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Jon Lewis

I have always been interested in things. I love hearing about literally anything new and taking a cursory dive into what it’s community is all about. Even if I end up not wanting to keep digging into whatever random oddity I found at least I’ll know enough to have an interesting conversation someday. This entire project stems from one of those dives into something that was new to me. I have developed aninterest in fitness training and big , physically challenging, unique goals over the last few years.

As many times as I have started learning about things and continued learning about them I have had a lot of experience reading information intended to inform. The dilemma I frequently end up in is that the available information always seems to skip from beginner to advanced. I feel like I never find that satisfying intermediate level information. More often than not I read enough beginner information to know that I want to keep learning but the usefulness of the beginner information runs out quickly. Naturally, I move on to finding the next level of information. Searching on the internet often leads me to more and more resources that are very beginner friendly or to books that have more information than I need or can use at that moment. I have found it rare to come across the level of information that I want to fulfill my curiosity and answer my questions without being almost overwhelming. This problem seems to be especially true in the world of fitness.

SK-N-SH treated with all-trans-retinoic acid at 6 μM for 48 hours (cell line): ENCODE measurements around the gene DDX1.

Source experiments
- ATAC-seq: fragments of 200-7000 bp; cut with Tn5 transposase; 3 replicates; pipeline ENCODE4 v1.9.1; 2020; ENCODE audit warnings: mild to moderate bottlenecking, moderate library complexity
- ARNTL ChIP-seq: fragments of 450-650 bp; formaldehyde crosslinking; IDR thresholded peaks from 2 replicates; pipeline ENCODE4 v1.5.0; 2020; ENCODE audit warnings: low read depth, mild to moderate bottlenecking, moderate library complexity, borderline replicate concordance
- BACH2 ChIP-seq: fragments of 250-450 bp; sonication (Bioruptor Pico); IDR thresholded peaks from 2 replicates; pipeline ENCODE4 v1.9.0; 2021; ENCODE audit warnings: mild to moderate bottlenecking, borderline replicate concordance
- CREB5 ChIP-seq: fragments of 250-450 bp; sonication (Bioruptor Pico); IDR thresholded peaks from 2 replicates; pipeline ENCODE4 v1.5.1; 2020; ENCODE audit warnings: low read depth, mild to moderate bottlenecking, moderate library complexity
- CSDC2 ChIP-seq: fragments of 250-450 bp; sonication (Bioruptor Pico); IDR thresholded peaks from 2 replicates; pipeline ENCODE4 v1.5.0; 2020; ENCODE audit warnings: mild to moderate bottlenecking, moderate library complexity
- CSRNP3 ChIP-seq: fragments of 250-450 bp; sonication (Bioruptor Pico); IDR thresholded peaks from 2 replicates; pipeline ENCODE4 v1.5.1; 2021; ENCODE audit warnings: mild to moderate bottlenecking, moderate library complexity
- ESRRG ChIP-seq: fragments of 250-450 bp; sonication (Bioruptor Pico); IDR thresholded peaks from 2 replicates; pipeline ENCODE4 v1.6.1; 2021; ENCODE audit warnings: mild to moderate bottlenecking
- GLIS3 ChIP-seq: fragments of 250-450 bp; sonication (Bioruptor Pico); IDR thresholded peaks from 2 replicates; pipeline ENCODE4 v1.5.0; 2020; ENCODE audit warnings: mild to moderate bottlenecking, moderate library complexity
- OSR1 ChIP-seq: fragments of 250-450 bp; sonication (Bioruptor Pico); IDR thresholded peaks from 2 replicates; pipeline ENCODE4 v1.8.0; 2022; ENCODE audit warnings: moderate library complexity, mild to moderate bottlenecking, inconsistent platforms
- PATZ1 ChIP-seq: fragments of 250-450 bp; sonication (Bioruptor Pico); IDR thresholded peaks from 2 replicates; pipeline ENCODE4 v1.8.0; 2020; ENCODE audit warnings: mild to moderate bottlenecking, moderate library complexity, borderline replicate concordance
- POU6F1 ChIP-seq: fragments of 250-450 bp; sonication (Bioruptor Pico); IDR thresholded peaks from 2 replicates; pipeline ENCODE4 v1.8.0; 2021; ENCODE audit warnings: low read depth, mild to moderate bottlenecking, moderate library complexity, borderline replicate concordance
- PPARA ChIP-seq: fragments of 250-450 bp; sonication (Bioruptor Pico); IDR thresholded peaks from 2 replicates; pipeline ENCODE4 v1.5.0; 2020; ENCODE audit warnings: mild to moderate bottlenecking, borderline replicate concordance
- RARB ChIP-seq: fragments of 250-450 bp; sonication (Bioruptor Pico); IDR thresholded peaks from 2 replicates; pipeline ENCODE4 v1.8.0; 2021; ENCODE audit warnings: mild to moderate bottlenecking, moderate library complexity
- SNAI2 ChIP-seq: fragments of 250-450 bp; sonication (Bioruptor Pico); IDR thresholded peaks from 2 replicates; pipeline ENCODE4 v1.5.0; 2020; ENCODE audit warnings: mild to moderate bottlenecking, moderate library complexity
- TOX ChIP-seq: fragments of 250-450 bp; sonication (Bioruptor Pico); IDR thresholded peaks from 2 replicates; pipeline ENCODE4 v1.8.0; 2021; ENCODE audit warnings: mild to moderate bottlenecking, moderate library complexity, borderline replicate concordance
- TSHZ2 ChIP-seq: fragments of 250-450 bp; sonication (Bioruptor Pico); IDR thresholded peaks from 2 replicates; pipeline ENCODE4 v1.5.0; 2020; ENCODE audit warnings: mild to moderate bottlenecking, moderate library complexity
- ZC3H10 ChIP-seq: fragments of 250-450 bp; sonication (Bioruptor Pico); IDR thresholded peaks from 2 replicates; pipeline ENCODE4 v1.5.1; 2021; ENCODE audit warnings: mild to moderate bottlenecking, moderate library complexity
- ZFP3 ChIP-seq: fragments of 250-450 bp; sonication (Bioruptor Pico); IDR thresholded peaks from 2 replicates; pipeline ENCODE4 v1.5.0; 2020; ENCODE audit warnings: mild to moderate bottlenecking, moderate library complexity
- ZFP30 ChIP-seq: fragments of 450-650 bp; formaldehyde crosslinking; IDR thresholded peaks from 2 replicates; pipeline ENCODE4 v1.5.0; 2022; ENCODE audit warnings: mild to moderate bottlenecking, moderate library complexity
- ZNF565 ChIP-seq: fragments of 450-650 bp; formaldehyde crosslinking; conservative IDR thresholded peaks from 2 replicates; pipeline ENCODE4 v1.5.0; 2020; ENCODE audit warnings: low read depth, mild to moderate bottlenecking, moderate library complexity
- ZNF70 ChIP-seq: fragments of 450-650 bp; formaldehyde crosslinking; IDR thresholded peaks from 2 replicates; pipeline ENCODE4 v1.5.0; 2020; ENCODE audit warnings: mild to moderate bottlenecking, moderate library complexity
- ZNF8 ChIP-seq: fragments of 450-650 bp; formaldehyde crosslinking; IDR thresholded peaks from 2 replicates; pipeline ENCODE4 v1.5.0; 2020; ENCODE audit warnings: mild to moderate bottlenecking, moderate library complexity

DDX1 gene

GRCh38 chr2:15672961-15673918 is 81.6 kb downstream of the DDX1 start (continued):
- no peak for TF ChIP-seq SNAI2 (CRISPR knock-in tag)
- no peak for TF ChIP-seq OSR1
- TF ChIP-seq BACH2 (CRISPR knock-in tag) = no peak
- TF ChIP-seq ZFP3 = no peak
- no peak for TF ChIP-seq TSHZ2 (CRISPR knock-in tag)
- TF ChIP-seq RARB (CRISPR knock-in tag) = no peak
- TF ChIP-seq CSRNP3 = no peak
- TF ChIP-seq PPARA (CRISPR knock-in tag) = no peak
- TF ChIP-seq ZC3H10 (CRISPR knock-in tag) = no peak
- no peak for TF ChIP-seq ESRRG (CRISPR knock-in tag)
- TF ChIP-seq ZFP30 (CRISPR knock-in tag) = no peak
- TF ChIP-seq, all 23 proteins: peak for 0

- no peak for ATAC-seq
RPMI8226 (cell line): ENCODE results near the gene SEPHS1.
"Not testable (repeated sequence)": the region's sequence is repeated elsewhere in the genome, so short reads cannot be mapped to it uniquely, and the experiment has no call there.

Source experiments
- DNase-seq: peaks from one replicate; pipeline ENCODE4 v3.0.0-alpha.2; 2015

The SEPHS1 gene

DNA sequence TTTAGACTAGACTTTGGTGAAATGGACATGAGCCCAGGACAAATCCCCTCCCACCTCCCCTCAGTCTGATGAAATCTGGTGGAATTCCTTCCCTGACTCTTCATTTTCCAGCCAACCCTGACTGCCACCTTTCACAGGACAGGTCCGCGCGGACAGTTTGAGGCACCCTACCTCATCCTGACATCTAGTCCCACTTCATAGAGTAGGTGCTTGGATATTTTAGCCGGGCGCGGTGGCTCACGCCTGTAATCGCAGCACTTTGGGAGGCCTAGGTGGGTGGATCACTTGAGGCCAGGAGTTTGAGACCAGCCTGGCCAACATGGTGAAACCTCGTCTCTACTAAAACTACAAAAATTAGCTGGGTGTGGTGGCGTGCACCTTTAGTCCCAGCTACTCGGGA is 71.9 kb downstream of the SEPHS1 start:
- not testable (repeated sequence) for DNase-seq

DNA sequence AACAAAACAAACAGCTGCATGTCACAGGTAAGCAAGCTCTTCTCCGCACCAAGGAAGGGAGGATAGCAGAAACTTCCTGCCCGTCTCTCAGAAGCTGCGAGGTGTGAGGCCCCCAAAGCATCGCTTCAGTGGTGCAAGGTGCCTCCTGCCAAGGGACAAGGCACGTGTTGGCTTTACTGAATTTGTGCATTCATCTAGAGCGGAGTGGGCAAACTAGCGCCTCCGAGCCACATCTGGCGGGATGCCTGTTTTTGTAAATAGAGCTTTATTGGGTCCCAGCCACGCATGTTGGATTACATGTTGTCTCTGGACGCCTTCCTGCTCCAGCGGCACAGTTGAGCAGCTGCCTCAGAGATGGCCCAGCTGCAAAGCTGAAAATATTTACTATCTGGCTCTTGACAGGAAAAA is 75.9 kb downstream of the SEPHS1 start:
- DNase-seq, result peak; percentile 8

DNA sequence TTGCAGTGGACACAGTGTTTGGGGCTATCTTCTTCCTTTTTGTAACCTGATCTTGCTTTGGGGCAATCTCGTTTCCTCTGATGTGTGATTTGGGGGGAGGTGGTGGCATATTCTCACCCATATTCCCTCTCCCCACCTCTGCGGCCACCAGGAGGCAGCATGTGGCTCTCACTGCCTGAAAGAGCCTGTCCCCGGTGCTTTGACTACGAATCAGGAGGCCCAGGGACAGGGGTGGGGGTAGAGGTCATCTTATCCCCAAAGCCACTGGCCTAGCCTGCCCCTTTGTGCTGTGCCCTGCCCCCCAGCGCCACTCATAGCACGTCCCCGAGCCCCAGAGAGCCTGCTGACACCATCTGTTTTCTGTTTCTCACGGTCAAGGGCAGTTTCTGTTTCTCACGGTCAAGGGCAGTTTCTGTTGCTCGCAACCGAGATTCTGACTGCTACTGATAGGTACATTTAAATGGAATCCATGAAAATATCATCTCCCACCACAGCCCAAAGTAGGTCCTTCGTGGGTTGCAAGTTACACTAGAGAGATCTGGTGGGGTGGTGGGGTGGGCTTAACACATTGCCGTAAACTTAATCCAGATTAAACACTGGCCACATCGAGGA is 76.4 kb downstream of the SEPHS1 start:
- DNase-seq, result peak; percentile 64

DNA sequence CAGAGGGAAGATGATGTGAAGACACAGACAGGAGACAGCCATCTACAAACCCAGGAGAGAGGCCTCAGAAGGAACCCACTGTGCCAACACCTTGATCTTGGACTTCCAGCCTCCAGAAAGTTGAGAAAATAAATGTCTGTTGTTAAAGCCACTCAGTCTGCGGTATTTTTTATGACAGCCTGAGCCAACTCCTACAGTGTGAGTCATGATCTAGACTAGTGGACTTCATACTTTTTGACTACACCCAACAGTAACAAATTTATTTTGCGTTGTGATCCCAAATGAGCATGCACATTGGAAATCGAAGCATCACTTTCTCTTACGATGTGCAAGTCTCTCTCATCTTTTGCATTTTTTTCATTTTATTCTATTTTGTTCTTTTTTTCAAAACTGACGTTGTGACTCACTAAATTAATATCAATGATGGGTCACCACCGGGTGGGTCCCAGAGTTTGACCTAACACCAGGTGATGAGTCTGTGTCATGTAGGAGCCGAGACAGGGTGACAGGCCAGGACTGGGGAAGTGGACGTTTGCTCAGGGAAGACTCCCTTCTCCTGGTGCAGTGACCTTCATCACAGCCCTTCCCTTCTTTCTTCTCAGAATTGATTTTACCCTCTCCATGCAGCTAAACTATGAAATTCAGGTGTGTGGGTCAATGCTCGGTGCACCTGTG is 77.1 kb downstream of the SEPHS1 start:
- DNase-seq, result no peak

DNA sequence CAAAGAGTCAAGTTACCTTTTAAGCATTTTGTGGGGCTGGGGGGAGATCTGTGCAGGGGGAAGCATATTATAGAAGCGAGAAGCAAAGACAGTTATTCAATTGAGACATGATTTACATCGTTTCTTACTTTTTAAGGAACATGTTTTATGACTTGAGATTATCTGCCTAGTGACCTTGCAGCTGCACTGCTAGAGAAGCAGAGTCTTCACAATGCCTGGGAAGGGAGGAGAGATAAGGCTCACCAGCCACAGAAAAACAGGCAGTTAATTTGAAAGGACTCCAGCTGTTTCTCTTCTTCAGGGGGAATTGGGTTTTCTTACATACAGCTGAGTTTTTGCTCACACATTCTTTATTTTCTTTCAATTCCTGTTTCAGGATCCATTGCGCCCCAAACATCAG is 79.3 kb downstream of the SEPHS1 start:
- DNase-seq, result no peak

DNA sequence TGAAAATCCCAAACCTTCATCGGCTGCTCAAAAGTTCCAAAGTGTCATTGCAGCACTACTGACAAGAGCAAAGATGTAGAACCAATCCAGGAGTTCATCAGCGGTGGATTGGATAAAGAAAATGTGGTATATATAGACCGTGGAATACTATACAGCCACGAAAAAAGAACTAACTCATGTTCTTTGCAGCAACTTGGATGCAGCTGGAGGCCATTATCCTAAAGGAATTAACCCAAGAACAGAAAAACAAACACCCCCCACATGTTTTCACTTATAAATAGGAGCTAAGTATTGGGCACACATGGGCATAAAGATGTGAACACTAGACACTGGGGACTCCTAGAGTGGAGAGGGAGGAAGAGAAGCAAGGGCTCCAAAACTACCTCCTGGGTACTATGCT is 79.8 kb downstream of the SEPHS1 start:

The bulk of quickly available resources for fitness on the internet are all tailored toward quick fixes or just enough information to get people to use whatever program they found. In these cases the programs that are found are essentially black boxes. Programs that you put in whatever effort called for with a predetermined result coming out. At no time do these resources tell you why you are doing what you are doing or how you can customize them for your own effort. These programs do not allow one to set their own goals or build a unique program with any value.

On the flip side if you want more information you often have to turn to books or to pay for coaching sessions. Coaching sessions are great since you have someone listening to you and tailoring a program for you but they can be cost prohibitive. Books are amazing resources but are often way more information than I want to go through to pick out the essential information I need to make an effective plan. It’s neat to know the difference between slow twitch and fast twitch muscles or the chemical pathways that allow iron to move oxygen through the blood but that granularity isn’t really helpful most of the time. What is helpful is knowing that you need to do various speed and intensity exercises or that you need to have iron in your diet.

What I have set out to do in this blog is to parse down as much complex information as I can into digestible yet still helpful information. The goal is not to be a complete intro for beginners that lacks use after only a short amount of time. It’s also not my goal to write a comprehensive textbook of sports science. Instead my goal is to be a repository of intermediate level information. I want to eliminate the feeling of a black box that so many advice columns seem to be while not being overwhelming to people that don’t want to have a food science or sports science degree. I am building a happy medium so that whoever reads this will have enough information to meet whatever fitness goal they set. This site is what I wish I had been able to find. Since I couldn’t find it; I decided to build it.

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